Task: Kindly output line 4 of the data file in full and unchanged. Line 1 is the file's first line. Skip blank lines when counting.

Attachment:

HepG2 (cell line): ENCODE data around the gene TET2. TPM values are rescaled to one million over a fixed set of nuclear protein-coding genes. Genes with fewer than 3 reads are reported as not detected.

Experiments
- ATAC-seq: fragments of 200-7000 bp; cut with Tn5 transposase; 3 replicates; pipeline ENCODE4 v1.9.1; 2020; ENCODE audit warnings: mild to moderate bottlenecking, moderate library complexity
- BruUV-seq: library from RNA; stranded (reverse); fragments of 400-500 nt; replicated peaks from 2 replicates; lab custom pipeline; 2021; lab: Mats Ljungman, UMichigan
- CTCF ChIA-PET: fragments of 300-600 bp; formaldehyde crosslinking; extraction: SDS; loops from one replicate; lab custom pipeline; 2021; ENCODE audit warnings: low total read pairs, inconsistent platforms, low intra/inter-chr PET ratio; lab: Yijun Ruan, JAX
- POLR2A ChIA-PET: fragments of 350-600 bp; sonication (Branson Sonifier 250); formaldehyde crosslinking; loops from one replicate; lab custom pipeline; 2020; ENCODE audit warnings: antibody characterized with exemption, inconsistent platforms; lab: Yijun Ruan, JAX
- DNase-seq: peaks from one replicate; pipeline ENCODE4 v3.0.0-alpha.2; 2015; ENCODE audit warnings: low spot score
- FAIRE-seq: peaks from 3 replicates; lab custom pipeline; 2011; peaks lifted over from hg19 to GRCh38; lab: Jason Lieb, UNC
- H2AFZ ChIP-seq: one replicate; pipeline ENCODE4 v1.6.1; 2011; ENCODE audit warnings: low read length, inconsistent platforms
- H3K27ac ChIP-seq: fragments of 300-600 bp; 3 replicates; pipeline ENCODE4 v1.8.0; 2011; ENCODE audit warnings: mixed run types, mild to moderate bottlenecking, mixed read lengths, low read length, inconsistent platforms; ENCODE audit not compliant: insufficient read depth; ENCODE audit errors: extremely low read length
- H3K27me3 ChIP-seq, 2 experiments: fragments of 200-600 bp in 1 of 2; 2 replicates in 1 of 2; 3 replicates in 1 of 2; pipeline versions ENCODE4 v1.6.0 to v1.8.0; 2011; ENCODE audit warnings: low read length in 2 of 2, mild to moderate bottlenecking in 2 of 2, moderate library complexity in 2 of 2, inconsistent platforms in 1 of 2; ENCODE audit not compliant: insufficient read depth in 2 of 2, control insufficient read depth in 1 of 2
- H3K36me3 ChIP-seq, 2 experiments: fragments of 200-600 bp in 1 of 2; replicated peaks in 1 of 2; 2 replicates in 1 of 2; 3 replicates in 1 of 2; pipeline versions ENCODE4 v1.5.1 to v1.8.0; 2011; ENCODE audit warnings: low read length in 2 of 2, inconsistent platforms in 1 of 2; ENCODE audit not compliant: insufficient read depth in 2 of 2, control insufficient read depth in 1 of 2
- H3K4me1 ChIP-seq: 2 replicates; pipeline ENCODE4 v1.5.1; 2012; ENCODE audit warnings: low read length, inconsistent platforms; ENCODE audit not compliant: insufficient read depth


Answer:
- BruUV-seq: library from RNA; stranded (reverse); fragments of 400-500 nt; replicated peaks from 2 replicates; lab custom pipeline; 2021; lab: Mats Ljungman, UMichigan